Select Committee on European Scrutiny Forty-First Report








Draft Framework Decision on confiscation of crime-related proceeds, instrumentalities and property.

Draft Framework Decision on confiscation of crime-related proceeds, instrumentalities and property.

Legal base:Articles 31 and 34(2)(b) EU; unanimity; consultation
Document originated:(a) 13 June 2002

(b) 1 October 2002

Deposited in Parliament:(a) 2 July 2002

(b) 4 October 2002

Department:Home Office
Basis of consideration:(a) EM of 16 July 2002

(b) EM of 23 October 2002

Previous Committee Report:None
To be discussed in Council:28/29 November 2002 Justice and Home Affairs Council
Committee's assessment:Legally and politically important
Committee's decision:(a) Cleared

(b) Not cleared; further information requested


  9.1  The conclusions of the Vienna European Council of December 1998 called for further measures to combat international organised crime in accordance with an action plan on how best to implement the provisions of the Treaty of Amsterdam on an area of freedom, security and justice. The 2000 Action Plan, which was approved by the Council in March 2000, includes an examination of the need for legislation which would extend existing confiscation powers and consideration of the possibility of reducing the burden of proof for the confiscation of crime-related assets.

The draft Framework Decision

  9.2  The original draft EU Framework Decision (document (a)) has been superseded by a revised proposal (document (b)). Like the original version, the revised draft Framework Decision seeks both to extend existing confiscating powers and to introduce new powers that would go beyond the present provisions for the confiscation of the proceeds of specific crimes.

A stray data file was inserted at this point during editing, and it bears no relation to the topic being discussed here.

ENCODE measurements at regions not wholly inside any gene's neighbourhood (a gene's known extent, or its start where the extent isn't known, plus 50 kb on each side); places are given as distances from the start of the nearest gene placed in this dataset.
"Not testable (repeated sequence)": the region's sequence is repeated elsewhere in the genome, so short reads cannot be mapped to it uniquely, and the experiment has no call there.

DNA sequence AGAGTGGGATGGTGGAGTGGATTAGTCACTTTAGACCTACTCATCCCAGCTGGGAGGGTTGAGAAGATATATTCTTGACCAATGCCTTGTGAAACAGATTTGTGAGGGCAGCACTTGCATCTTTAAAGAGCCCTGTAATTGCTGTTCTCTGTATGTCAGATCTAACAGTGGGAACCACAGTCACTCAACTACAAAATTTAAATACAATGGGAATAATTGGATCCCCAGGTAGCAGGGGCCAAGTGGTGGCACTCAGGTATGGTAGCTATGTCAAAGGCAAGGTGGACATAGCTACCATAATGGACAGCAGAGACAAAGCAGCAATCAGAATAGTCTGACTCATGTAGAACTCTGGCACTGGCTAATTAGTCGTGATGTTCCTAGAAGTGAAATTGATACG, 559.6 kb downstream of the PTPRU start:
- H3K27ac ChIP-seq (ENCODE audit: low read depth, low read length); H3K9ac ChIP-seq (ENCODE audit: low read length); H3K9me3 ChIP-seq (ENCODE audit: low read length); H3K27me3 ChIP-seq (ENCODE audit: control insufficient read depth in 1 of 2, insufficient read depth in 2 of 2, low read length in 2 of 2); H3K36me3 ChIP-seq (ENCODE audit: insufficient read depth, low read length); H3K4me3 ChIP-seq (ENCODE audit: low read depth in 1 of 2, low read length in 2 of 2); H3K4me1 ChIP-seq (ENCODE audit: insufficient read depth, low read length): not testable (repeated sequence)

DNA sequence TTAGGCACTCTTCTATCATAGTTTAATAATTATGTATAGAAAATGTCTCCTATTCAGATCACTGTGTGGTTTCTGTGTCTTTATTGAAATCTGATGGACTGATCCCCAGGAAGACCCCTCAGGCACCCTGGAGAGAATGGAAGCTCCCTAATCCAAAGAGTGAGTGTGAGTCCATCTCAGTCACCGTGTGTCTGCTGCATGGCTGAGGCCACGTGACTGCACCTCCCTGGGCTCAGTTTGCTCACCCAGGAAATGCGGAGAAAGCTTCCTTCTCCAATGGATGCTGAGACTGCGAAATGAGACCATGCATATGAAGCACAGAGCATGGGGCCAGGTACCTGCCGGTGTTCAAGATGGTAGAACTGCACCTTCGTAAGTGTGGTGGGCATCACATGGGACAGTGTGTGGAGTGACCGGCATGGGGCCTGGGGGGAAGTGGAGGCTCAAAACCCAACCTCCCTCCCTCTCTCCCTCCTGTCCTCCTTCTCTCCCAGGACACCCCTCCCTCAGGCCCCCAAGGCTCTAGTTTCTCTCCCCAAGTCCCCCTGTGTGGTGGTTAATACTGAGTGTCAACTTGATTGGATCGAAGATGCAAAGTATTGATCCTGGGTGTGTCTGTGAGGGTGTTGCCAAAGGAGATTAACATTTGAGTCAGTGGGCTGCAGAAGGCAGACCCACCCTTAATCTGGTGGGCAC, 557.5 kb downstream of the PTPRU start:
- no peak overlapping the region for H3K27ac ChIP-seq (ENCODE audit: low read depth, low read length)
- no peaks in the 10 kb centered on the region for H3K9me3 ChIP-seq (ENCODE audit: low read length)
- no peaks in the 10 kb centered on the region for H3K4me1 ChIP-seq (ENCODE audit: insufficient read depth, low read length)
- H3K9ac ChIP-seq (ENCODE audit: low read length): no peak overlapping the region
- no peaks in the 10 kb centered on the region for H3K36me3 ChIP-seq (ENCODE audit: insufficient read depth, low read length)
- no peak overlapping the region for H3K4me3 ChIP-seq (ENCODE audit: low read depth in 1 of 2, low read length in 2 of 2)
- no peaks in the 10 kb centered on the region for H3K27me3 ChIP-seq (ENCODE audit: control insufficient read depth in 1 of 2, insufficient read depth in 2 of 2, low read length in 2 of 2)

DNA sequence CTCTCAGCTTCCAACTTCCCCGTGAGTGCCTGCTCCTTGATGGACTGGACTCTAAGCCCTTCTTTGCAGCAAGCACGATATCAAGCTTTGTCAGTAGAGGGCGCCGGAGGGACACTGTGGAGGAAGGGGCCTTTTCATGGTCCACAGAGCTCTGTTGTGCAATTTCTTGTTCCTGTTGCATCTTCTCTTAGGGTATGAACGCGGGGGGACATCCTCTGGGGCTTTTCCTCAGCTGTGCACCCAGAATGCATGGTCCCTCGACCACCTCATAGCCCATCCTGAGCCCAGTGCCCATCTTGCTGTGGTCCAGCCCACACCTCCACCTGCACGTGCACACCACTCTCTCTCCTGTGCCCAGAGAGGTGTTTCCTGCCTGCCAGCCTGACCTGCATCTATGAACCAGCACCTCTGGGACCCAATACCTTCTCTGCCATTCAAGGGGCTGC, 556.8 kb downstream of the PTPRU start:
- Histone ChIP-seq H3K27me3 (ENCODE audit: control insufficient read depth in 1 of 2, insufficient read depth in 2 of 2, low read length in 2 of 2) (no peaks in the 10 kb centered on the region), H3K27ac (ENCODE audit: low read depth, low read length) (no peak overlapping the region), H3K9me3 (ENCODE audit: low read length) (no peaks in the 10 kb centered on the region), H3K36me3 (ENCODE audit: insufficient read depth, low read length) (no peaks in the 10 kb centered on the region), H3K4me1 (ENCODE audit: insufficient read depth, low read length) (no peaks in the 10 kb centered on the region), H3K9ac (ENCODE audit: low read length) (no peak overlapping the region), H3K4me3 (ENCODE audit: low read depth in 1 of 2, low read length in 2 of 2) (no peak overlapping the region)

9.3  Article 2 would oblige Member States to adopt measures to allow for the confiscation of instrumentalities[16] and proceeds from offences punishable by imprisonment for more than one year, or of property the value of which corresponds to such proceeds. This provision is subject to an exception contained in Article 2(2) which allows Member States to use procedures other than criminal confiscation to recover the proceeds of tax offences.

  9.4  Article 3 of the draft Framework Decision seeks to ease the burden of proof applicable to confiscation of property for certain types of offences and to introduce a range of new confiscation powers that go beyond existing provisions for the removal of the benefit gained by an offender for specific crimes of which he has been convicted.

  9.5  Article 3 (1) would allow for confiscation of an offender's property, including property not resulting from the criminal act for which he has been convicted, subject to the following three conditions: first that the offence of which he is convicted is of such a nature that it "can generate substantial proceeds"; secondly, that the offence is punishable by at least a maximum sentence of up to six years in prison; and, thirdly, that a national court, basing itself on information produced by the prosecution, "concludes that it is likely[17] that the person concerned has also committed one or more other criminal acts, which can generate substantial proceeds, and that the person as a result of that owns property, which has been acquired illegitimately or by illegitimate means."

  9.6  Article 3(2) requires Member States to extend the provisions of Article 3(1) to confiscation of property acquired by the offender's spouse or cohabitee. Member States may disregard cases where the property was acquired up to three years before commission of the offence, or where the marriage or cohabitation did not exist at the time the property was acquired. Article 3 (3) would allow for the confiscation of property transferred to a legal person over the same period and subject to the conditions of paragraph 1 of article 3.

  9.7  Article 3(4) provides that confiscation may not take place if the offender can demonstrate that it is "likely that the property was acquired in a legitimate manner or by legitimately acquired means". Member States are required to ensure that the person concerned has the opportunity to present information concerning the acquisition of property.